MP3 track of the day: Sometimes – Britney Spears
(It would appear that my hostels restaurant manager has an unhealthy obsession with Britney Spears' music. Her songs were playing at breakfast and, once back at 7pm, I heard the same CD. Her music seemed to be mixed with Gareth Gates however I couldn't bring myself to put one of his, limited, collection of 'songs' on my blog. I also have a unhealthy obsession with Ms Spears, however that's a totally different matter and will not be gone into here).
Weather: Hooooot. Unlike South East Asia the humidly is low, however the heat is making my throat dry. I spent most of the day hiding within any shade I found, drinking as many drinks as possible.
I didn't get the lie-in I'd hoped for; I was up at 8am, but I took my time getting ready; after having breakfast at my hostel (toast with butter … yum) I went out into Xi'an. On first inspection I thought that China had ruined a once beautiful city; with tall skyscrapers looming all around me – with hundreds more in the middle of construction – the old outer walls could hardly be seen. I remembered Quebec City (Canada) and how beautiful that looked as it had kept with it's historic ambiance. As I pushed further into the city the modern architecture had been given some thought; the huge buildings present had been designed to look old with the ancient Chinese curved roofs. It was at this point that I made it to the 'Bell Tower'; built in 1582, and restored in 1739, the tower was surrounded by a small ring of beautiful flowers before a busy traffic round about sealed off any pedestrian approach. I went to the edge of the pedestrian walkway to take a couple of photos.
As I went through the underground passage (to cross the round about and head west) I found the underground entrance to the Bell Tower. I peered down the small walkway; cheap souvenir stalls were located on once side (with one guy stroking one of those dam wooden frogs) and a stair case, at the far end, presumingly lead up into the tower. As It cost twenty-seven Yuan (£2.70) to get in I declined the offer, thinking that the building would be better viewed upon, than looking at the view from it. I continued my walk west and eventually exited the underground passageway; once out I made my way to the 'Drum Tower'. Located near to the 'Bell Tower', and built within the same period, this building looked very similar with it's curved roofs, black tiles and red beams. There was a small park, in front of the tower, which provided an excellent foreground for photos. Unfortunately a wave of Chinese tourists – with a tour guide waving a stupid flag – thought so too and it took them forever to have their photo (INDIVIDUALLY) taken. I waited patiently for them to vacate my shot before I snapped away ... quickly.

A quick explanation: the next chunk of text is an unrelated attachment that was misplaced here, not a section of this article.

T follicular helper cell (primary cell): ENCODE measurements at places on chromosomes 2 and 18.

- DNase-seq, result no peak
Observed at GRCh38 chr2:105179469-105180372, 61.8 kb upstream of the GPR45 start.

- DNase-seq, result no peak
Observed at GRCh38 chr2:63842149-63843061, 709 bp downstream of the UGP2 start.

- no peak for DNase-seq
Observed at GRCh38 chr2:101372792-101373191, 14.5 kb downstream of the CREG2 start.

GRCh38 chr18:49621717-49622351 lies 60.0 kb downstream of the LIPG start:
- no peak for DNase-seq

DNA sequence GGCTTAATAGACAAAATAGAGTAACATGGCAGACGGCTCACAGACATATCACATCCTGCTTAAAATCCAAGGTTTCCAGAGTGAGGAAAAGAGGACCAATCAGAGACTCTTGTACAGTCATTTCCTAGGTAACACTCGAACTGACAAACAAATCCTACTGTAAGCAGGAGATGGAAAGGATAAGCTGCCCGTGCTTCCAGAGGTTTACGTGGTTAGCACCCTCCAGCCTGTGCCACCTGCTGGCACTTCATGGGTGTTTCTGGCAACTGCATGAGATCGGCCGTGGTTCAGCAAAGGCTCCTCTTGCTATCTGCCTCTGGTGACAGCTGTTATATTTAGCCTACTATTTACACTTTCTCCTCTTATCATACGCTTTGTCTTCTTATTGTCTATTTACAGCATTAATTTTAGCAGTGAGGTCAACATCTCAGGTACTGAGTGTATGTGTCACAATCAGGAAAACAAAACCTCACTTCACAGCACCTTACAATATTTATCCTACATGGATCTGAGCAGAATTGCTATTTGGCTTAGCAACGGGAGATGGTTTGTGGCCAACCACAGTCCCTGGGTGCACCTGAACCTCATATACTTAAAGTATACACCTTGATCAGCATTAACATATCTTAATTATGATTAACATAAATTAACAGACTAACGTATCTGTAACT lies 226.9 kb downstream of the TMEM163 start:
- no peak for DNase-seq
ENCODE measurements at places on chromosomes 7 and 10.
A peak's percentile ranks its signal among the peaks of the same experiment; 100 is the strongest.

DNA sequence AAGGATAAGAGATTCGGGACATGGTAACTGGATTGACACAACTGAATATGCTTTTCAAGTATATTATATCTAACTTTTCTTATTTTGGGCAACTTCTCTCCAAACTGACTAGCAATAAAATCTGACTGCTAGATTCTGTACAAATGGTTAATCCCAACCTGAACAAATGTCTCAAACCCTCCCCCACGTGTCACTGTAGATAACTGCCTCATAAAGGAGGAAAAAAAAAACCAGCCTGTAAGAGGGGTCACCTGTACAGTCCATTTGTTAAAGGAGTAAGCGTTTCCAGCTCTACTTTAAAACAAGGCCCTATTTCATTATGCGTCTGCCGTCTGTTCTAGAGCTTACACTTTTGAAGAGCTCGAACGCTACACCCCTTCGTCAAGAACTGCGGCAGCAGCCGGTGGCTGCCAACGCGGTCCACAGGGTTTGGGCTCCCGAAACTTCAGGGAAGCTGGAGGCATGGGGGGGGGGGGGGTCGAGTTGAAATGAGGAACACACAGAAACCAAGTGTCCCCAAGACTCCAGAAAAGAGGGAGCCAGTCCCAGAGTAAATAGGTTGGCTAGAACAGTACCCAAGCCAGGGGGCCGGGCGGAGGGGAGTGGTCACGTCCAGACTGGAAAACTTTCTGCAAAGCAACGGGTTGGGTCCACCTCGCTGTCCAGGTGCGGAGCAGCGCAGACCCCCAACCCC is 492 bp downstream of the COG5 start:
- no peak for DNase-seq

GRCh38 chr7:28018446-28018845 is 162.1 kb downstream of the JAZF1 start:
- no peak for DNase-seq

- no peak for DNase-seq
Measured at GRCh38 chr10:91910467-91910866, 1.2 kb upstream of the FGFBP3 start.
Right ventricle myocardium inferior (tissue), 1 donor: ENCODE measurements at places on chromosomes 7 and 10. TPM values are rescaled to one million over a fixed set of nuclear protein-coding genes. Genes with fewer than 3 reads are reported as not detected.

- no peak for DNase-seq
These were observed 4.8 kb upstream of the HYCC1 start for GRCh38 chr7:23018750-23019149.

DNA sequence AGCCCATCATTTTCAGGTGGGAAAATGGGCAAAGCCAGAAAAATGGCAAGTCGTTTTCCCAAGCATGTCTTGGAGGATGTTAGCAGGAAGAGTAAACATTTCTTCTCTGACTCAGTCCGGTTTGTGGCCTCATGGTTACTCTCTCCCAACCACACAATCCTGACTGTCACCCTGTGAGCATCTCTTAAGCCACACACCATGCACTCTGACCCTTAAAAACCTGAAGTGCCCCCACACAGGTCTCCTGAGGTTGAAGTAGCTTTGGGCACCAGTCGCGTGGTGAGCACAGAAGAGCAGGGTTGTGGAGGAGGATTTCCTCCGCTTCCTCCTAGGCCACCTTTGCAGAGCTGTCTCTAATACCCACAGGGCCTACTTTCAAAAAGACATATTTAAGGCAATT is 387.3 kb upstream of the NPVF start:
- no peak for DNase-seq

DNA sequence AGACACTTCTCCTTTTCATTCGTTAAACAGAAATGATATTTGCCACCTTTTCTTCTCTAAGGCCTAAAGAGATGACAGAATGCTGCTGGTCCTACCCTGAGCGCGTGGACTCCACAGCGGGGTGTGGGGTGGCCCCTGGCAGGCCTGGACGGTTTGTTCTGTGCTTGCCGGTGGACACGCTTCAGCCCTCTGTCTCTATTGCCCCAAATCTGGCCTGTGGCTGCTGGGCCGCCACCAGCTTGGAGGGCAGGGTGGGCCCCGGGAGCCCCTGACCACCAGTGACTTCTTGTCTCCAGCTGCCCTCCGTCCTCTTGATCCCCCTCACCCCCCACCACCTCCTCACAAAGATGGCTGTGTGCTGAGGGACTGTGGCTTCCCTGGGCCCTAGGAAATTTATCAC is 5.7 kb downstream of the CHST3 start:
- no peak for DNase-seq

I left the area and hunted for the 'great mosque'; after many attempts, walking down this road and that, I left the area unsuccessful and decided to head south towards the 'Shaanxi museum of history'. Noted in my guidebook as a must – and yesterday Joe confirmed this – I decided, after looking at my map, that it wasn't far out of the southern walls. As I walked the sun was beating down and my mouth was dry; instead of stopping I pushed on, sure that the museum was only a few blocks away.
It was after thirty minutes of walking, in the same direction, that I realised my map wasn't to scale. My lips were staring to crack and I'm sure I saw Micheal Jackson, moonwalking, with a pint of cool 'lemonade with lime' in his left hand. I was at a bridge and the time was almost midday; as I was meeting Barbara-Anne at 1:30pm I knew that, even if the museum was in front of me (which it wasn't), I would only get thirty minutes to look around before I would have to head back into town. I abandoned visiting the museum and, with my moral broken, I turned around. No matter how hard I pushed I couldn't catch Mikey and the delicious pint that he held.
I burst through the KFC doors and ordered the largest Pepsi known to man. It took two attendants to bring it to the cash register and I 'downed it' almost instantaneously, with the black liquid never touching the sides of my mouth. After this my eyes started to focus and I noticed that, between 11:00 and 14:00, they had a promotional meal for £1.50. I really didn't want more fast food but for £1.50 how could I refuse. I was given a chicken sandwich, two pieces of chicken and another Pepsi which I consumed quickly. After this, still not quite cooled down enough, I went to McDonald's and purchased a strawberry 'McFlurry' … with real strawberry pieces. I now felt content; as it was close to 1pm I had a small walk around the area before returning to the Bell Tower.